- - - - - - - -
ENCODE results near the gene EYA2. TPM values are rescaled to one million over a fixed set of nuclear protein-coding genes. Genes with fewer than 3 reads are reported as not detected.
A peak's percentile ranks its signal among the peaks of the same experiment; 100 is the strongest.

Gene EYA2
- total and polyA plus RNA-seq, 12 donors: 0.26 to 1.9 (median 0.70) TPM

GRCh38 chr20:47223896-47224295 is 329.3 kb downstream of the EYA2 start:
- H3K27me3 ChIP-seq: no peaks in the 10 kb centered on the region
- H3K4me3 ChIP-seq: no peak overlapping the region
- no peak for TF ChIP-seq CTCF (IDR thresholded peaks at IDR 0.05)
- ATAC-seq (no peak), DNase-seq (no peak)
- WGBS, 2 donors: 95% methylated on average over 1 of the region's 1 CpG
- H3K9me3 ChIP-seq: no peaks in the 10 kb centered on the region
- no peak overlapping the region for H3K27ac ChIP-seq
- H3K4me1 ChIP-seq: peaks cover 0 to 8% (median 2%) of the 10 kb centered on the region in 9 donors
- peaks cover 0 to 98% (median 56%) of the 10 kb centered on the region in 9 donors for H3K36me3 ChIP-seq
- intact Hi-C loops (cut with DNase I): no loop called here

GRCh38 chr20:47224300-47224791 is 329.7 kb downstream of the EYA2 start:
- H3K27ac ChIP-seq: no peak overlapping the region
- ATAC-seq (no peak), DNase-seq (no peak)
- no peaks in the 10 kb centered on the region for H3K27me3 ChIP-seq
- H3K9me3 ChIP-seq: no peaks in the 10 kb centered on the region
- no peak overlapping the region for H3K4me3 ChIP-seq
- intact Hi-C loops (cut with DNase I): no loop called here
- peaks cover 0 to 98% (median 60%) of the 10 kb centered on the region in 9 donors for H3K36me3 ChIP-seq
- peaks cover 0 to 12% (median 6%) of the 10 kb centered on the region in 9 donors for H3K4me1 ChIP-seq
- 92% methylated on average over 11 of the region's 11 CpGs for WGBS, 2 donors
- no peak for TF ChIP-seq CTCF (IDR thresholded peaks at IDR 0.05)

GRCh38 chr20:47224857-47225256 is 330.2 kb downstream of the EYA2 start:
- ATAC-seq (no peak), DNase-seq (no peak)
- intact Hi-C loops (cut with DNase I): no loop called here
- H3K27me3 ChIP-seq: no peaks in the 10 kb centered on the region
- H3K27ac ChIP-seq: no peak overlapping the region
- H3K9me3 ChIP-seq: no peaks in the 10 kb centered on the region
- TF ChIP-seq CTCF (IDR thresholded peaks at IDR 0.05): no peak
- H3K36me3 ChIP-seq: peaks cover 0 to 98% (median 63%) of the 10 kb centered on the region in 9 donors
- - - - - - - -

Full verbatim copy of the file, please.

ENCODE results near the gene EYA2. TPM values are rescaled to one million over a fixed set of nuclear protein-coding genes. Genes with fewer than 3 reads are reported as not detected.
A peak's percentile ranks its signal among the peaks of the same experiment; 100 is the strongest.

Gene EYA2
- total and polyA plus RNA-seq, 12 donors: 0.26 to 1.9 (median 0.70) TPM

GRCh38 chr20:47223896-47224295 is 329.3 kb downstream of the EYA2 start:
- H3K27me3 ChIP-seq: no peaks in the 10 kb centered on the region
- H3K4me3 ChIP-seq: no peak overlapping the region
- no peak for TF ChIP-seq CTCF (IDR thresholded peaks at IDR 0.05)
- ATAC-seq (no peak), DNase-seq (no peak)
- WGBS, 2 donors: 95% methylated on average over 1 of the region's 1 CpG
- H3K9me3 ChIP-seq: no peaks in the 10 kb centered on the region
- no peak overlapping the region for H3K27ac ChIP-seq
- H3K4me1 ChIP-seq: peaks cover 0 to 8% (median 2%) of the 10 kb centered on the region in 9 donors
- peaks cover 0 to 98% (median 56%) of the 10 kb centered on the region in 9 donors for H3K36me3 ChIP-seq
- intact Hi-C loops (cut with DNase I): no loop called here

GRCh38 chr20:47224300-47224791 is 329.7 kb downstream of the EYA2 start:
- H3K27ac ChIP-seq: no peak overlapping the region
- ATAC-seq (no peak), DNase-seq (no peak)
- no peaks in the 10 kb centered on the region for H3K27me3 ChIP-seq
- H3K9me3 ChIP-seq: no peaks in the 10 kb centered on the region
- no peak overlapping the region for H3K4me3 ChIP-seq
- intact Hi-C loops (cut with DNase I): no loop called here
- peaks cover 0 to 98% (median 60%) of the 10 kb centered on the region in 9 donors for H3K36me3 ChIP-seq
- peaks cover 0 to 12% (median 6%) of the 10 kb centered on the region in 9 donors for H3K4me1 ChIP-seq
- 92% methylated on average over 11 of the region's 11 CpGs for WGBS, 2 donors
- no peak for TF ChIP-seq CTCF (IDR thresholded peaks at IDR 0.05)

GRCh38 chr20:47224857-47225256 is 330.2 kb downstream of the EYA2 start:
- ATAC-seq (no peak), DNase-seq (no peak)
- intact Hi-C loops (cut with DNase I): no loop called here
- H3K27me3 ChIP-seq: no peaks in the 10 kb centered on the region
- H3K27ac ChIP-seq: no peak overlapping the region
- H3K9me3 ChIP-seq: no peaks in the 10 kb centered on the region
- TF ChIP-seq CTCF (IDR thresholded peaks at IDR 0.05): no peak
- H3K36me3 ChIP-seq: peaks cover 0 to 98% (median 63%) of the 10 kb centered on the region in 9 donors